Last night my alma mater, California State University, Sacramento, produced the greatest of all operettas--there is almost nothing in second place--Die Fledermaus. It lives forever because the story could be anywhere, any time. Last night it was New York City in 1970, and it was a perfect fit.
So perfect was the casting that you should be able to guess from the picture above who each character is. Go ahead. Guess.
From left to right in the first row are:
OMG. There is no credit for the Frosch in the yellow Converse Allstars and shower cap. We know this is an opera, but you must credit the actors, too. He smokes grass instead of drinking Slivovitz.
Next is Falke, sung by Matthew Surges. Falke always looks something like him.
Surely you guessed that the next person, Jonathan Hansen, sang Alfred. He was the most perfect Alfred I have ever seen.
The woman in the fur can only be Rosalinda, ably sung by Michelle Lajeunesse. Certainly you will have guessed this. I wouldn't have known she was sick if her mother hadn't told me. They cut the czardas. If you don't know when it comes, you don't miss it.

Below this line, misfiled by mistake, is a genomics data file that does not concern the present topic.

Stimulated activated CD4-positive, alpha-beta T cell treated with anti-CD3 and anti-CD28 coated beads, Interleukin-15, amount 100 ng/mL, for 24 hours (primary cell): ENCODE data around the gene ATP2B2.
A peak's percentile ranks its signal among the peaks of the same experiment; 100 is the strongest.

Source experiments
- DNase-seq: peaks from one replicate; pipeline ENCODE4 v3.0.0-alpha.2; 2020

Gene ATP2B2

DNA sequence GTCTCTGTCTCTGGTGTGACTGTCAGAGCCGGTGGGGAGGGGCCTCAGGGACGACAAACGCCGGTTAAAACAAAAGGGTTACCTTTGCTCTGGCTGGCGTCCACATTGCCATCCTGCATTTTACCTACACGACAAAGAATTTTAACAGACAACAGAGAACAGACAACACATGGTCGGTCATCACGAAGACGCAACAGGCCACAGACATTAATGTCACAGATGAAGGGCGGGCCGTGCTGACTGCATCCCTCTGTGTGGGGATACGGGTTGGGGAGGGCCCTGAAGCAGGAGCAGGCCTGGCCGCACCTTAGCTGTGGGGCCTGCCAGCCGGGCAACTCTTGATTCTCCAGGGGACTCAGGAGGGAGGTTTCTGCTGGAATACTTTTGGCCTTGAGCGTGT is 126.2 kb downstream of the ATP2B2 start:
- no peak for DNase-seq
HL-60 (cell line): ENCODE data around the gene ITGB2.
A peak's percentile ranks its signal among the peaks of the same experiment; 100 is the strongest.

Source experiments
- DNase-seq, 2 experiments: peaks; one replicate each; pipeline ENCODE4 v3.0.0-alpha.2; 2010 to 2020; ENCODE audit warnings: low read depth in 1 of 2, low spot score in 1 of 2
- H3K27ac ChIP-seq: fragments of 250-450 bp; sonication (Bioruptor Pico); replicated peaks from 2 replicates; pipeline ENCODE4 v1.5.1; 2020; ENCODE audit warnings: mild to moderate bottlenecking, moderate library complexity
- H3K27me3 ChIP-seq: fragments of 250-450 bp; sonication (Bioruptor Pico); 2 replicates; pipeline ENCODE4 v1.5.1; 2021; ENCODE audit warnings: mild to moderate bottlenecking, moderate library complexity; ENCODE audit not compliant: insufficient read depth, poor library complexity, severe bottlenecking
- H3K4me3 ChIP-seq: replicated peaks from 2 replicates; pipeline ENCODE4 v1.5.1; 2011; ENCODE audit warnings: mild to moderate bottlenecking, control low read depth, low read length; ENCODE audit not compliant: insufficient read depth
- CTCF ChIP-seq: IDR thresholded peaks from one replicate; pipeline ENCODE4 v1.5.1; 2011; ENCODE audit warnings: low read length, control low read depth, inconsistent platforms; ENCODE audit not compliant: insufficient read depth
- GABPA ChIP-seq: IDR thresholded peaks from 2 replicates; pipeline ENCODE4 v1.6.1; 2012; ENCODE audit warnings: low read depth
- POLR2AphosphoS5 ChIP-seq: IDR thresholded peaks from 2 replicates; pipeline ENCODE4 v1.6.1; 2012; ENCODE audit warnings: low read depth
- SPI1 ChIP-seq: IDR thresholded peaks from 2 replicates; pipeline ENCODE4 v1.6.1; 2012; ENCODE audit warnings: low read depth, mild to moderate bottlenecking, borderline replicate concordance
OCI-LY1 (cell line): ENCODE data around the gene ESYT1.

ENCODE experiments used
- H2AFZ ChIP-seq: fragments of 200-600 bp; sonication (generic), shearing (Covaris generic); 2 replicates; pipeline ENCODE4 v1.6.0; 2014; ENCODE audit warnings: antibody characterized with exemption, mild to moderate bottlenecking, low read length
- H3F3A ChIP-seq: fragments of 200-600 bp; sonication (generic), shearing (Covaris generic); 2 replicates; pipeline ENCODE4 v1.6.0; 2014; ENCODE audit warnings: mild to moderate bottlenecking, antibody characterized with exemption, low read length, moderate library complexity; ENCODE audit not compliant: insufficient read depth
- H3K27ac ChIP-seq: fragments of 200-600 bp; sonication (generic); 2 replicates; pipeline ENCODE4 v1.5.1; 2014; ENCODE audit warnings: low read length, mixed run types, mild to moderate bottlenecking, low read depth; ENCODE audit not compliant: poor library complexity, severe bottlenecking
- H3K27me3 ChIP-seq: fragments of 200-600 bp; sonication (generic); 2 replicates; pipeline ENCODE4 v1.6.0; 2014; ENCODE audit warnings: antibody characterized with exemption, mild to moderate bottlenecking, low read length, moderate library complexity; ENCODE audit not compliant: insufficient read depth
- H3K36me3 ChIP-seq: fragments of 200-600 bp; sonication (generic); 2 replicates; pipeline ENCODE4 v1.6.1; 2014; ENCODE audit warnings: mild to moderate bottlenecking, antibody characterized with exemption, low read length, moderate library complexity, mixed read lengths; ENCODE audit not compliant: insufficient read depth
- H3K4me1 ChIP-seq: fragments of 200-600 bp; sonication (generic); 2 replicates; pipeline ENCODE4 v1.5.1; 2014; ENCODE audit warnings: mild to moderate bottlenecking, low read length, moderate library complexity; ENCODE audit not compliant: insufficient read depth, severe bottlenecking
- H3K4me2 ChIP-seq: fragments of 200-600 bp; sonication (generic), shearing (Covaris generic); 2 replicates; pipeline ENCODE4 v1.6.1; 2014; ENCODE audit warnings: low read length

She is next to her Gabriel, sung by Andrew Nickell. He totally got this character.
The star of the evening is next. People shouted loudly when Vanessa Martucci took her bow as Adela. She sang both arias and was simply fabulous. When I think of the singers I fly around to see, few are more fabulous than she. I definitely preferred her to the nameless singer I recently flew to LA to see. She has it all.
We see only the white suit for the pleasant Orlofsky of Frances Swiecki.
This is the right end of the lineup: Orlofsky, Frank (sung by Will Tvrdik, who did a bit of Groucho Marx), Horowitz the lawyer (sung by Anthony Tavianini), and two of the astounding nightclub workers.
I have long been mad for Fledermaus and hum along in two languages.
There were some coordination problems due to the venue, a warehouse on R street. The small orchestra sat behind the set stage right, and the conductor stood behind the audience. It's hard to keep together in such an arrangement. There is apparently no credit for the conductor either, unless his name is Tatiana Scott. I'm confused.
All the old jokes appeared. Frosch draws a hook on the wall and hangs the hat on it. Apparently the jokes are forever as well.
One more thing. "Brüderlein und Schwesterlein" in the party was just as one would wish it. We loved every minute of it.